My family owns a very small plantation, which is overseen by my brother, about 120 miles south of Mumbai. The various crops include betel nut (Areca catechu), coconut (Cocos nucifera), hapus mango (Mangifera indica ‘Alphonso’), 01 Betel Nuts 538 VFjackfruit (Artocarpus heterophyllus), pomelo (Citrus maxima), kokum (Garcinia indica), finger bananas (Musa acuminata Colla), soursop (Annona muricata), guava (Psidium guajav), chikoo (Manilkara zapota), various flowering shrubs, and vegetables. Out of all these, the major cash crop is betel nut, followed by coconut. In Konkan, a one-acre farm can support a family of four; vegetables and fruits grown on the farm are eaten, while extra items are sold. Grains and meat are purchased mostly with the money from the betel nut cash crop and also, to a much smaller extent, from coconut, fruits, and vegetables.

Betel trees can grow up to 50 feet in height and are slender and flexible, in contrast to coconut trees, which are very stout. The tree sprouts from a betel nut (with its green outer layer) planted about six inches deep in moist soil. The soil needs moisture until the first few leaves appear. The sapling is then transplanted to its permanent location in rows about 6 – 8 feet apart. After that, the soil needs to dry out between waterings. The most common and efficient irrigation is the drip system in which the water slowly soaks into the soil from soaker pipes at the base of the tree. The tree needs a year-round supply of water and grows best in full sun, though it can survive in partial shade. Usually, cow dung is 03 Betel Nuts 523 VFused as a fertilizer.

Betel nut fruits appear about 4 – 5 years after planting. Each fruit cycle takes about one year from when a small flower appears until the fruit is ready to harvest. When the fruit is ripe, the husk changes color to reddish brown. At that point, the fruit is cut off from the tree. Experienced betel tree climbers can bend the tree enough to jump from one tree to the other like monkeys. The ripe fruit is then dried in direct sunlight with the husk partially removed to speed drying. When completely dry, the fruit is “shucked,” leaving a hard tan colored nut the size of a walnut. The yield varies from 5 – 7 to 200 – 300 nuts per tree, depending on the tree’s age and growth conditions. In 2018, the wholesale price for the variety called “Shrivardan gota” was 200 – 300 rupees/kilo (about US $1.50-$2.50/lb). The price of betel nut has been dropping over the years as the production around the world increases.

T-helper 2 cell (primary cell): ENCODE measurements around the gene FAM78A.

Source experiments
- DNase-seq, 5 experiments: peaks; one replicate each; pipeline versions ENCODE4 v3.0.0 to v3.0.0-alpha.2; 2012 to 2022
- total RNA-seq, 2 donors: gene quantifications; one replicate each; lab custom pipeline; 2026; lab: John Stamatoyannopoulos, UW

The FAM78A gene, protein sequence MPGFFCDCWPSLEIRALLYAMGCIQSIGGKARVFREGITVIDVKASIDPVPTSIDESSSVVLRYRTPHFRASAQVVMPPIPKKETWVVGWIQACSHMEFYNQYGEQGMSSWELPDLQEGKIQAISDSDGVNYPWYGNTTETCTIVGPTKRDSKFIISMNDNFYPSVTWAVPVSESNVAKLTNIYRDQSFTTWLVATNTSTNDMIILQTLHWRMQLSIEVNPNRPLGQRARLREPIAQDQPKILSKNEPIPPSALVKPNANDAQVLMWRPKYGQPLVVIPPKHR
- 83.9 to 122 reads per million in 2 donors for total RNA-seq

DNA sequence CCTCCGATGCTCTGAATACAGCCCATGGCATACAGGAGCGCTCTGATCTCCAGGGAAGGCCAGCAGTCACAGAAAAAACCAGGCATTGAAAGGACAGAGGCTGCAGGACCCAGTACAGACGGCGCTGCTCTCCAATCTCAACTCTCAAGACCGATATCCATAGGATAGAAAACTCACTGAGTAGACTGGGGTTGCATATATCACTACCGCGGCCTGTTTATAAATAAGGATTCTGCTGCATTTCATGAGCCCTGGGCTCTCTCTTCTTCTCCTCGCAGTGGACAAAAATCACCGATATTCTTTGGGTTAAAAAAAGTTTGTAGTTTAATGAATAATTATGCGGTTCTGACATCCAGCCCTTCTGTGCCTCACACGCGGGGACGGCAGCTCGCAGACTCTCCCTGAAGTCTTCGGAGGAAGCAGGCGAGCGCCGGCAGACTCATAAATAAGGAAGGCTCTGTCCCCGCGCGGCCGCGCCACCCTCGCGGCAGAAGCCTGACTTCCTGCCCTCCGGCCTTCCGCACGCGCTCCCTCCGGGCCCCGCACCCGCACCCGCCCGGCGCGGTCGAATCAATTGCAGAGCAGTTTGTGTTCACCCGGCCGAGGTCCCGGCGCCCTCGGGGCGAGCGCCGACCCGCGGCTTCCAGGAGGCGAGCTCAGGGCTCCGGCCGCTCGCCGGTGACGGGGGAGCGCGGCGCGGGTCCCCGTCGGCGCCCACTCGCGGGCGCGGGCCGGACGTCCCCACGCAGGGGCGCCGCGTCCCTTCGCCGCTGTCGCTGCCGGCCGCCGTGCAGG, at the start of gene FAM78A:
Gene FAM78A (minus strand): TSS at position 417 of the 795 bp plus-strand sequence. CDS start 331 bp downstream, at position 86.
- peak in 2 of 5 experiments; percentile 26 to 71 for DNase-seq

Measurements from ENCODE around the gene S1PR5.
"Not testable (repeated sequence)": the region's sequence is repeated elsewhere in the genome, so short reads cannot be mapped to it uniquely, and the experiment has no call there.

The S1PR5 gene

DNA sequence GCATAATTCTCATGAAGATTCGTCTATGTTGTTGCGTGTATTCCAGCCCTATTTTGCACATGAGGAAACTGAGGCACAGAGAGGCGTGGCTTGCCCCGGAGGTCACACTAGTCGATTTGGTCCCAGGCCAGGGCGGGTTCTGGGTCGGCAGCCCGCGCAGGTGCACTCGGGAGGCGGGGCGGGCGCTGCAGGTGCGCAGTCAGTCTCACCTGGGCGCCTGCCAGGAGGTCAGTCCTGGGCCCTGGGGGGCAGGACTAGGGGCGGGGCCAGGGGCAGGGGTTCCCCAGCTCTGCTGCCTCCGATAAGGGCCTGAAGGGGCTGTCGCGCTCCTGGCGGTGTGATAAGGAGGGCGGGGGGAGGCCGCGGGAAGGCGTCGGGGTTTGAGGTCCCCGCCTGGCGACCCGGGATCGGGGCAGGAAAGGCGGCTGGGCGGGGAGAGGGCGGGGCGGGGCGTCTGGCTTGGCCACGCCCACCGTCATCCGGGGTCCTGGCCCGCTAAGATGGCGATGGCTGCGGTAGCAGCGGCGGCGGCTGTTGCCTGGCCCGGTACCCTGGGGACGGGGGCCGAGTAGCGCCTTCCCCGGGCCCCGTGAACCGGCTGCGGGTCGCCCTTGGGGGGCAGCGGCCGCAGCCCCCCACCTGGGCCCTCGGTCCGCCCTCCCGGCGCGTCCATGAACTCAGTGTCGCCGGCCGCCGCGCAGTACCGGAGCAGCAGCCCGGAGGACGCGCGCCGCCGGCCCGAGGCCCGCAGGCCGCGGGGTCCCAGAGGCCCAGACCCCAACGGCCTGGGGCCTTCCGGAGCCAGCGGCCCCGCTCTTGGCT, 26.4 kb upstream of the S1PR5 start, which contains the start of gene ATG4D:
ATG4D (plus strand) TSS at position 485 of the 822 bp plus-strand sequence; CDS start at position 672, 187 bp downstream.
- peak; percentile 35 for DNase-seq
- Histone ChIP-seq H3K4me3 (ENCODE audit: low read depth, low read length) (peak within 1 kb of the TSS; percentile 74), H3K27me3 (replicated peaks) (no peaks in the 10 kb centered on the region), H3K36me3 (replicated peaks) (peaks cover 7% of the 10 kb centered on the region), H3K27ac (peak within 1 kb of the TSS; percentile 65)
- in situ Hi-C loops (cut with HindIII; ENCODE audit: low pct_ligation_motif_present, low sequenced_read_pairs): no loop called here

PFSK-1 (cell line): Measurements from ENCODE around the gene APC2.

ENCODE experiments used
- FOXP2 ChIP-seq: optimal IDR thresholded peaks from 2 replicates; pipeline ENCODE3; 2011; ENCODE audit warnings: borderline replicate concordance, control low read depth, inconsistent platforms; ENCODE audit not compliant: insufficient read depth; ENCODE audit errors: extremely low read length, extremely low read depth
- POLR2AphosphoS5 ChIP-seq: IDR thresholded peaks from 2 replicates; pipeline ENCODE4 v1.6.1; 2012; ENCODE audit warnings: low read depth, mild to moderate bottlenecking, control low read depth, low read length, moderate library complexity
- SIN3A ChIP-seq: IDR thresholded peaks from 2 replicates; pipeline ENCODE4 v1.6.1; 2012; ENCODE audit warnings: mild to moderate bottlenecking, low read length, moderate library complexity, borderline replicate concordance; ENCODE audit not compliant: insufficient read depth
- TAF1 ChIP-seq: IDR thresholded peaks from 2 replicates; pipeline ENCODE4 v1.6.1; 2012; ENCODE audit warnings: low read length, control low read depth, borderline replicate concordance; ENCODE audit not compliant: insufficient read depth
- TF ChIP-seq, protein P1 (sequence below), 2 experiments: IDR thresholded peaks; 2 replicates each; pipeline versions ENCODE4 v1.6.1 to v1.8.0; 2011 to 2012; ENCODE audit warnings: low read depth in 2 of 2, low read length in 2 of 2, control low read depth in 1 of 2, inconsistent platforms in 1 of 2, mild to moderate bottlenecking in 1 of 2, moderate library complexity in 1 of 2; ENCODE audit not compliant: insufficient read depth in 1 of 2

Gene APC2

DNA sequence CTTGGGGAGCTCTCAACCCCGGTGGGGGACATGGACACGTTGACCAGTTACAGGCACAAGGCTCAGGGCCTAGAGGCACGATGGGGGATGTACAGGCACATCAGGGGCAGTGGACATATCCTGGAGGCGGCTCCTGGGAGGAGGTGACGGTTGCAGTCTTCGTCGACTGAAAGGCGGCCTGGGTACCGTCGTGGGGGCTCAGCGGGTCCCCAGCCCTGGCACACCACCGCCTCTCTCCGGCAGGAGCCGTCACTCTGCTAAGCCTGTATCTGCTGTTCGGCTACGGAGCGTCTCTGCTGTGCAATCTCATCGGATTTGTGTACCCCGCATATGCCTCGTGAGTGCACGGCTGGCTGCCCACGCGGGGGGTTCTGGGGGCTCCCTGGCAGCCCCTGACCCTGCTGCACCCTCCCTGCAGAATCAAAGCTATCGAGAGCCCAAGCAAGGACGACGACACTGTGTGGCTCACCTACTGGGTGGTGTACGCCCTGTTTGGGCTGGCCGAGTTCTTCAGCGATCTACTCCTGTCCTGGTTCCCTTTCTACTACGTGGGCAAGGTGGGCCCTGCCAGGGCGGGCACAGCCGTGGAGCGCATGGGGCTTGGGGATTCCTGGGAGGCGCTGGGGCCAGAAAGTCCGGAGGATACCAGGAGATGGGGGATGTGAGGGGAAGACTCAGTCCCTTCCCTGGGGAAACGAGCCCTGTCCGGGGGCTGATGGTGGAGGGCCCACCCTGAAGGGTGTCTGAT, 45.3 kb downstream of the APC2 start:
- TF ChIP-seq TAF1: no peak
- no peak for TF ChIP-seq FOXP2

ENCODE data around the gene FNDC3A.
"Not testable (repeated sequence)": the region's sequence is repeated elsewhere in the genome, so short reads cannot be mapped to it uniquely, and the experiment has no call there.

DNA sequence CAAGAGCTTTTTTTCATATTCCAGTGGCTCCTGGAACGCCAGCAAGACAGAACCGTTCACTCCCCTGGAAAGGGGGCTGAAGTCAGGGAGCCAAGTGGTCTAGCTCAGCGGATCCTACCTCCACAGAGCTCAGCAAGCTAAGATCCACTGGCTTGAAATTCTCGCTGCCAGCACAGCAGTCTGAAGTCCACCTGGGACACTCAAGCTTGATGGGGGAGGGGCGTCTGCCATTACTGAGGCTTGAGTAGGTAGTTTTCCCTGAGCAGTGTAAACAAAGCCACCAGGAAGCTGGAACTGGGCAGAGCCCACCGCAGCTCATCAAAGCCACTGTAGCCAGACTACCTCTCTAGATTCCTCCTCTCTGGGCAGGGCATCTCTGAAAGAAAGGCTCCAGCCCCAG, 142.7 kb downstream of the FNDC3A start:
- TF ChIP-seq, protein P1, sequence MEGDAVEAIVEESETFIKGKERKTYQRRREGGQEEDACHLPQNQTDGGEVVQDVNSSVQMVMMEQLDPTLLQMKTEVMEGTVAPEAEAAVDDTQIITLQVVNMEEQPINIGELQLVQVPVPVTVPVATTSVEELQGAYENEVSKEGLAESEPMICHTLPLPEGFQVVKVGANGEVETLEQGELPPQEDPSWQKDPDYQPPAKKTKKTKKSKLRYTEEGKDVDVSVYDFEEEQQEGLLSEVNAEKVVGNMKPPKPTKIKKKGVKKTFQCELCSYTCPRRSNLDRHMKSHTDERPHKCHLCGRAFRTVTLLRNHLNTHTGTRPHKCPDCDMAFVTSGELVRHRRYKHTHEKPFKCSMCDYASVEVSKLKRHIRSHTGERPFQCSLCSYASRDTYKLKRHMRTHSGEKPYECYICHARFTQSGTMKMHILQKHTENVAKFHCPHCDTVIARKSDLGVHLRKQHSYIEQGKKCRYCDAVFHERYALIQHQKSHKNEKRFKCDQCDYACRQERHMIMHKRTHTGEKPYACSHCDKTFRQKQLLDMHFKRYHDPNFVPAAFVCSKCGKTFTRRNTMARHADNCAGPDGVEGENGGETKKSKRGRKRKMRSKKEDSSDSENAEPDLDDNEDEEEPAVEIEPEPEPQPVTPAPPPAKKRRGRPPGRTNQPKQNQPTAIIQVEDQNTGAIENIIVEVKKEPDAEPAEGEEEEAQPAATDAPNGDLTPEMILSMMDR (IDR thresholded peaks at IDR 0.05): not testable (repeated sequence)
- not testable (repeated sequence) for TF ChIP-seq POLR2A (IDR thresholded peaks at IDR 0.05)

Betel nut is eaten alone or in a paan. In most parts of India, paan is the most popular after-dinner mouth freshener. Paan is made with betel leaves from the Piper betle plant (closely related to black pepper, Piper nigrum), betel nut (Areca catechu), calcium hydroxide (slaked lime), catechu (an extract from acacia trees), cloves, cardamom, nutmeg, rose petal preserve, and other individualized ingredients. The betel nut contains the alkaloid arecoline, which is a habit forming substance similar to nicotine, with the side effect of cardiovascular constriction, among other health hazards. Paan5Despite this medical information, the belief is that eating paan helps digestion, especially after a heavy meal with meat. Some people put chewing tobacco in the paan for an extra kick. The saliva containing tobacco is not swallowed; it is spit out. (Note: Saliva causes a chemical reaction to take place between the betel leaf (Piper betle) and the lime, turning the saliva (and sometimes the consumer’s teeth) red. Because of this, one sees a lot of red colored street corners near the paan shops in India.) 

We had a shiny brass octagonal box for storing paan ingredients. My father ate 4 – 5 paans per day. My mother made paans for him in the morning and put them in a small silver box to take to work. When we were young, on Sundays after a heavy mid-day meal, we would buy paan from the paan shop with added ingredients to our liking, eat them, and stick our tongues out to see whose tongue was the reddest!

02 Shaila and Prakash with Betel Nuts 607 VFBetel nut is a sacred fruit for most Hindu religious ceremonies. It can substitute for deities or can be used as an offering. Some Hindu rituals are to be performed by a couple. In such cases, if the man doing the ritual is widowed, the betel nut can be used in place of the wife. Traditional wedding invitations are started by giving betel nut to the invitees. Paradoxically, betel nuts are also a symbol of a commitment for an evil deal between criminals.

Without a doubt, the betel nut contributes mightily to both commerce and religion in Maharashtra, the state in central India where Mumbai is located and where I am from.

Photo Credits: All photos courtesy of Stefan Kaben Images, except paan (Media India Group).